- Between 5 minutes and 20 minutes
- Between 20 minutes and 1 hour
- Longer than an hour
Hopefully you will witness a small percentage of people that remain on your site for less than five seconds, but in reality it will depend on how targeted your traffic is. Well-targeted traffic is more likely to remain on the pages of your site whereas poorly targeted traffic will leave if not immediately interested. Take a closer look at visitors that leave quickly and determine where they came from. If a PPC ad is providing you with visitors that only look at the resulting page and then leave, that's an area you should spend time studying. Letting a poor-performing PPC campaign go unevaluated is one of the quickest ways lose money. On the other hand, you should take advantage of sources of traffic that are generating persistent visitors. Look for similar sources from similar sites. Consider whether people who land on a certain page make lengthy visits. There are many reasons it could be happening so you may have to do some digging. Slow loading pages, broken links, unrelated content, and poor products are all potential reasons for a visitor leaving quickly. Demographics And System Statistics Knowing where your visitors are located is important for companies that only operate in certain regions. It can help to explain why visitors don't complete purchases and it can also show a high traffic referrer to be sending inappropriate leads to your pages. Acting on this information can save you money, therefore increasing your profits. System statistics includes information like the browser that each of your visitors uses, or the resolution of their screen size, the operating system they use, and even whether their browser is Java enabled. This is invaluable for ensuring that all of your visitors are able to effectively view your site and provides you with potential reasons for any unusual activity on your pages. While Internet Explorer is usually the browser of choice for 50 percent or more of site visitors, that still leaves a lot of shoppers using Firefox and other browser alternatives. If your site has only been tested in Internet Explorer and does not display correctly in other browsers, you could be losing as many as half of your potential customers. Conclusion: Make the Most of Your Numbers and Information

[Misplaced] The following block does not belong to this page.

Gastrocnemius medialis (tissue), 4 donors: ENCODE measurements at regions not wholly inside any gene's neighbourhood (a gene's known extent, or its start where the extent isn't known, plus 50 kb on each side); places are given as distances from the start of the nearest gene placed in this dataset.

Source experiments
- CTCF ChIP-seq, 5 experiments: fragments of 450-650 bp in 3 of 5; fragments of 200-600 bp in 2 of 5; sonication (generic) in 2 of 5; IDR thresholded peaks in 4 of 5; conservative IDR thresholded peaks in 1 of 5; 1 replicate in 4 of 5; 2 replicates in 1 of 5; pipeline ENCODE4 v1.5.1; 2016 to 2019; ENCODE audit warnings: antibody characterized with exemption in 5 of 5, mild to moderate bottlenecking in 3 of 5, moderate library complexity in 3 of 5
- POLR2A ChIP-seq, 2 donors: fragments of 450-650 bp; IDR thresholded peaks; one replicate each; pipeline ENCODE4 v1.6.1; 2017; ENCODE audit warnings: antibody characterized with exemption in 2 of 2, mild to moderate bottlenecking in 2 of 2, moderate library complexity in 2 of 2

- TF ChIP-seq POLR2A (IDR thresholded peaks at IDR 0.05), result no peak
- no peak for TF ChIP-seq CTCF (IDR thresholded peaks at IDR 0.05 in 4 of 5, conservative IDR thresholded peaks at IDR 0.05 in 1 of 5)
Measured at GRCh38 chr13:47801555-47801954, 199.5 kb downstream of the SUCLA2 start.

Web Analytics programs tend to contain a lot of important information. While the above tips give some crucial ways to use this information, they only touch on the surface. The possibilities are truly endless and can provide you with massive potential to improve conversion rates, increase average sale value, and even attract more traffic to your site. Exactly how you use the information is up to you. The more innovative you are, the more success you are likely to witness and the greater the profit.
Matt Jackson is a regular contributor to ECommerce-Guide.com and a provider of Web site content and articles for new media publication. For more information visit his Web site at webwisewords.com.
This article was first published on e-commerce-guide.com.